Stuart Lancaster is remaining coy over his Leinster future with his current contract set to expire at the end of the current season but insists that he is "very happy" in his current role.
The senior coach has enjoyed success domestically and in Europe as part of Leo Cullen's staff at the province since coming on board in 2016, leading to speculation linking him with roles elsewhere.
Speaking at Leinster's Monday press conference, Lancaster said talks were ongoing over his future.
"I haven't committed to anything at the moment," said the former England head coach.
"But there are plenty of talks going on behind the scenes and I'm very happy here."
Adding that his family were equally happy, he continued: "The problem is the commute at the moment. Obviously that's not happening the way it used to but I'm at a very good club, so I'm happy."
With Tadhg Furlong named in Ireland's squad for next month's Six Nations after a lengthy period sidelined by injury, Lancaster confirmed that the prop is likely to play against Scarlets in the Guinness Pro14 on Saturday in order to build-up match fitness.
"Hopefully, if he comes through [training on Tuesday], then that's the plan," he said.
"We're going to involve him this week with a view to hopefully going into the Ireland camp after that."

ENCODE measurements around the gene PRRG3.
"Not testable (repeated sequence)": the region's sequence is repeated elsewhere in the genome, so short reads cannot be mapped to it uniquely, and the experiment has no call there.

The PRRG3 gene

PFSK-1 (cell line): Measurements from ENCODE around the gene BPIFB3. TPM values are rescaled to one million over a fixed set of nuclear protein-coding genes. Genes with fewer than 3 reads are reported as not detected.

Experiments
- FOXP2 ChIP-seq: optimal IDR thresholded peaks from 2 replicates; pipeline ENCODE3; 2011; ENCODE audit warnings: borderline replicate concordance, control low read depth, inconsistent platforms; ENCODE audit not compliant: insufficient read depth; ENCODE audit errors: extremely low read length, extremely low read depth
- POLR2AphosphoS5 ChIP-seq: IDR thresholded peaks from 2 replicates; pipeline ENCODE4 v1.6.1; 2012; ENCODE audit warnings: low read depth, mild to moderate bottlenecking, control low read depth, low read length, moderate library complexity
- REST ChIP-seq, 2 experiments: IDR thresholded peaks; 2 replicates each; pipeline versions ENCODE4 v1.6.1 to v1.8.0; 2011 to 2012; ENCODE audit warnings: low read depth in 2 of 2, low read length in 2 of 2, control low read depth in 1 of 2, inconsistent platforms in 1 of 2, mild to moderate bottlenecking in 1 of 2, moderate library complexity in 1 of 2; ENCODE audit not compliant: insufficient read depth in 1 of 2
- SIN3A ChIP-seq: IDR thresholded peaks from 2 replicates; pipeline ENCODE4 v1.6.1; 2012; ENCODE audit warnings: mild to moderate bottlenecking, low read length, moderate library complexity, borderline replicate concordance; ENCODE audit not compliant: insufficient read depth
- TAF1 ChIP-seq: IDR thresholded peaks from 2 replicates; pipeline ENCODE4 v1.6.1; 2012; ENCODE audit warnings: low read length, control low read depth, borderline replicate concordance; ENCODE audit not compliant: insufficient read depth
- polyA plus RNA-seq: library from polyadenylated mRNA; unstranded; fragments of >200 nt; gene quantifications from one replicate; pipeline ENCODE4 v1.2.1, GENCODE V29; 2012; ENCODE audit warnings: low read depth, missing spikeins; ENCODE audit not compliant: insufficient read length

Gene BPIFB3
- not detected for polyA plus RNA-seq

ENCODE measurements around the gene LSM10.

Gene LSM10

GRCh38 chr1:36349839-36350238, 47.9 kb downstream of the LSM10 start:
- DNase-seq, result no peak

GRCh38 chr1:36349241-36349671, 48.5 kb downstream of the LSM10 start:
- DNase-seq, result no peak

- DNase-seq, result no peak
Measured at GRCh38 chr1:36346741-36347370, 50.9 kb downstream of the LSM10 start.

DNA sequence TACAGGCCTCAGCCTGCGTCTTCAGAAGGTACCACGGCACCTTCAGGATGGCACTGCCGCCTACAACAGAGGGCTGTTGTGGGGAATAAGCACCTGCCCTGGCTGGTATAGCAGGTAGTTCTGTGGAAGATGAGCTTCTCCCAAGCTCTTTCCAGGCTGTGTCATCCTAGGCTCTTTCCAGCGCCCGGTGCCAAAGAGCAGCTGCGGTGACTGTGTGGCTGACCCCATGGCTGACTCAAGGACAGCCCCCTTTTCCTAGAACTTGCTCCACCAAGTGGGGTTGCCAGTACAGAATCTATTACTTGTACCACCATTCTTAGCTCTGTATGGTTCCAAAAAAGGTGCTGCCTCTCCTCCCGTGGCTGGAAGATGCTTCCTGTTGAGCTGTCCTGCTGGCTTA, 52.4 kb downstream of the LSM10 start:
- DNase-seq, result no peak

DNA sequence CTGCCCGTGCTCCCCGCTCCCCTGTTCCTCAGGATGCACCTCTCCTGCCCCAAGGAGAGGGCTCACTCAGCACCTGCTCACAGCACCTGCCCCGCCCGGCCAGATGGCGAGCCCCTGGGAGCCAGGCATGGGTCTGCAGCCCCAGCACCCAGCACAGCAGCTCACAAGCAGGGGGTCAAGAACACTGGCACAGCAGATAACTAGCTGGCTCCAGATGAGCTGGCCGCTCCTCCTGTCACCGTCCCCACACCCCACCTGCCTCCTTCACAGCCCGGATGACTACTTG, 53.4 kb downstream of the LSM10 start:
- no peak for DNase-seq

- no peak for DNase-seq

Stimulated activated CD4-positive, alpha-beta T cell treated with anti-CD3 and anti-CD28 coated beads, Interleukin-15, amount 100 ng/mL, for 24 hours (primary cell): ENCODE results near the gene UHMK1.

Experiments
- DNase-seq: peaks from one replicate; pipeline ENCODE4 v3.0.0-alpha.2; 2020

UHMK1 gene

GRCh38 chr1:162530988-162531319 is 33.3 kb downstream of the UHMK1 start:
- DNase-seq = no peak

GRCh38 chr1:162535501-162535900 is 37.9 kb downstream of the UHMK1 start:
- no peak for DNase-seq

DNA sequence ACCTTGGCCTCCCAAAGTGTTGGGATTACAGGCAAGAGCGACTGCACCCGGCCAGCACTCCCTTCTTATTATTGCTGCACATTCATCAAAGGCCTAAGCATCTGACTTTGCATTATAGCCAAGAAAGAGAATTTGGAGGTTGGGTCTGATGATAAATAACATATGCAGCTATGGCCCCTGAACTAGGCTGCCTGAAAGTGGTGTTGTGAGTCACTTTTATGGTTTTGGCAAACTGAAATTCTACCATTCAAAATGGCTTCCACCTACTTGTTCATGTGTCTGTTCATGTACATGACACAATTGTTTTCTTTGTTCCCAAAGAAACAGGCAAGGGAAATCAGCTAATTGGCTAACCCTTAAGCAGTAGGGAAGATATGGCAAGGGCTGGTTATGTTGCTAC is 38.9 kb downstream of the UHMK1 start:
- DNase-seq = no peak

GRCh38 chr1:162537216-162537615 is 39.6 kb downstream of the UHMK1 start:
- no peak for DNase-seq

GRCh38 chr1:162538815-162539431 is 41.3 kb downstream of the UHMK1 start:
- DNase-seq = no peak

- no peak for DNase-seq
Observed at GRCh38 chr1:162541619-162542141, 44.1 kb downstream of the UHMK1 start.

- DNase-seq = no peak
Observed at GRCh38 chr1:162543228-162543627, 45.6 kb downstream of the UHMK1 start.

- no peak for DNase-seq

Lancaster added that he is "optimistic" that Ireland captain Johnny Sexton will be fully fit for the start of the Six Nations, describing the muscle issue sustained against Munster as a "minor thing".
That fixture against their inter-pro rivals on Saturday saw Leinster come out on top after overcoming an early Munster advantage.
Addressing the performance, Lancaster suggested the slow start stemmed from pressure on their defence.
"We were reactive defensively rather than proactive in the first 10 minutes"— RTÉ Rugby (@RTErugby) January 25, 2021
Stuart Lancaster discusses the factors behind Leinster's slow start in the win over Munster: https://t.co/2Xlexus5jq #RTERugby #MUNvLEI pic.twitter.com/8ssSPetMWD
"We were a little bit slow off the mark defensively to start with," he told RTÉ Sport.
"Munster got some good gain-line which means that sometimes you can get caught in the back of the tackle. That happened and they got a penalty.
"We were a bit slow to set on the line-out and we didn't quite get the numbers right so we were chopping and changing.
"We were reactive defensively rather than proactive in the first 10 minutes and Munster are too good a team to be like that.
"So as a consequence, they took their chances and got the 10-0 lead. It wasn't a great start for us mainly in defence."